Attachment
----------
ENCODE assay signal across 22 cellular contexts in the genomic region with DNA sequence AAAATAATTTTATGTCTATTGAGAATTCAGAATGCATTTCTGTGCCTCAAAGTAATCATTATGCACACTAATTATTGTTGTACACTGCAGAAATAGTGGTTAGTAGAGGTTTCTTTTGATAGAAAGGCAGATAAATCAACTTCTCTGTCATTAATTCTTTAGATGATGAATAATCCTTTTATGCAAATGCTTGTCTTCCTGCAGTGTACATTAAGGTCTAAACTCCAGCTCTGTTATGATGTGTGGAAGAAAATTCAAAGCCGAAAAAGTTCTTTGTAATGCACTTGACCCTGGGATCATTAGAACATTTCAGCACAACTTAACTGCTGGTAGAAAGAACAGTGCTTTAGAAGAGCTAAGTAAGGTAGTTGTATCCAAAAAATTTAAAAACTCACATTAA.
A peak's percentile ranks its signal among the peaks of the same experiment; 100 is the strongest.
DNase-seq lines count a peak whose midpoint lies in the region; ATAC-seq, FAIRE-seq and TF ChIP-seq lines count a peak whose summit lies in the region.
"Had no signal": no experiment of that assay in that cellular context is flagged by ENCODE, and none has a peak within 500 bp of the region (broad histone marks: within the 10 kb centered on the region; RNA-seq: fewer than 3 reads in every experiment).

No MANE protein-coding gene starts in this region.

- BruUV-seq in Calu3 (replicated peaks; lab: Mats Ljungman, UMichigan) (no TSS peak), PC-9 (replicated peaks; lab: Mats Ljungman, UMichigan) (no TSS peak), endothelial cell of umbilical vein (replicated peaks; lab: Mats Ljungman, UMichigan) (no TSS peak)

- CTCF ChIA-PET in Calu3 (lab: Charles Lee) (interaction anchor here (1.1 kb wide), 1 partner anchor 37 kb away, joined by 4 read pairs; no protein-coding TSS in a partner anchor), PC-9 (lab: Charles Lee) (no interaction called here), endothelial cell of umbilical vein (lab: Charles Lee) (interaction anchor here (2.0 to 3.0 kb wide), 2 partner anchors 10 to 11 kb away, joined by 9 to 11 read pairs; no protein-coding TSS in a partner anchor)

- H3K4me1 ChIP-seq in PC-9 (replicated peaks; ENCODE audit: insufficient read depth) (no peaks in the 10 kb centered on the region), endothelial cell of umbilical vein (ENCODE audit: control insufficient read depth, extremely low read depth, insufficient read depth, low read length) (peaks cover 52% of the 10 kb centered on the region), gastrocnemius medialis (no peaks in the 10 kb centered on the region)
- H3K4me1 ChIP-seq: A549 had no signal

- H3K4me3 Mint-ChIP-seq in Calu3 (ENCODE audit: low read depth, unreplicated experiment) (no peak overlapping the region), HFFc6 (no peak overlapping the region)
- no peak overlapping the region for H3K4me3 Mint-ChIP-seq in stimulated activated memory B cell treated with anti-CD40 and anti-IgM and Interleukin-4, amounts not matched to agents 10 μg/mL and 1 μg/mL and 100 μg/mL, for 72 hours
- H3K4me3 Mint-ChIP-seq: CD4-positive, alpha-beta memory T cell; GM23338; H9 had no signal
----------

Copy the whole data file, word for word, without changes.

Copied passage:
ENCODE assay signal across 22 cellular contexts in the genomic region with DNA sequence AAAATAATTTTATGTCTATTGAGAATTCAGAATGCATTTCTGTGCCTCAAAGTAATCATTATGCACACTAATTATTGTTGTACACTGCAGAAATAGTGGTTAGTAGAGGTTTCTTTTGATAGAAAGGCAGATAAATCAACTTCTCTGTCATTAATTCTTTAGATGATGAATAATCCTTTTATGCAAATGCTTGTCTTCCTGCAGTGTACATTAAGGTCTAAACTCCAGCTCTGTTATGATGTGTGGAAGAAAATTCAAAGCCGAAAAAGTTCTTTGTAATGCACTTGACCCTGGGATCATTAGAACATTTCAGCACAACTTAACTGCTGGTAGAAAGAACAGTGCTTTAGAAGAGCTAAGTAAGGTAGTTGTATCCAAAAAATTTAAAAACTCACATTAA.
A peak's percentile ranks its signal among the peaks of the same experiment; 100 is the strongest.
DNase-seq lines count a peak whose midpoint lies in the region; ATAC-seq, FAIRE-seq and TF ChIP-seq lines count a peak whose summit lies in the region.
"Had no signal": no experiment of that assay in that cellular context is flagged by ENCODE, and none has a peak within 500 bp of the region (broad histone marks: within the 10 kb centered on the region; RNA-seq: fewer than 3 reads in every experiment).

No MANE protein-coding gene starts in this region.

- BruUV-seq in Calu3 (replicated peaks; lab: Mats Ljungman, UMichigan) (no TSS peak), PC-9 (replicated peaks; lab: Mats Ljungman, UMichigan) (no TSS peak), endothelial cell of umbilical vein (replicated peaks; lab: Mats Ljungman, UMichigan) (no TSS peak)

- CTCF ChIA-PET in Calu3 (lab: Charles Lee) (interaction anchor here (1.1 kb wide), 1 partner anchor 37 kb away, joined by 4 read pairs; no protein-coding TSS in a partner anchor), PC-9 (lab: Charles Lee) (no interaction called here), endothelial cell of umbilical vein (lab: Charles Lee) (interaction anchor here (2.0 to 3.0 kb wide), 2 partner anchors 10 to 11 kb away, joined by 9 to 11 read pairs; no protein-coding TSS in a partner anchor)

- H3K4me1 ChIP-seq in PC-9 (replicated peaks; ENCODE audit: insufficient read depth) (no peaks in the 10 kb centered on the region), endothelial cell of umbilical vein (ENCODE audit: control insufficient read depth, extremely low read depth, insufficient read depth, low read length) (peaks cover 52% of the 10 kb centered on the region), gastrocnemius medialis (no peaks in the 10 kb centered on the region)
- H3K4me1 ChIP-seq: A549 had no signal

- H3K4me3 Mint-ChIP-seq in Calu3 (ENCODE audit: low read depth, unreplicated experiment) (no peak overlapping the region), HFFc6 (no peak overlapping the region)
- no peak overlapping the region for H3K4me3 Mint-ChIP-seq in stimulated activated memory B cell treated with anti-CD40 and anti-IgM and Interleukin-4, amounts not matched to agents 10 μg/mL and 1 μg/mL and 100 μg/mL, for 72 hours
- H3K4me3 Mint-ChIP-seq: CD4-positive, alpha-beta memory T cell; GM23338; H9 had no signal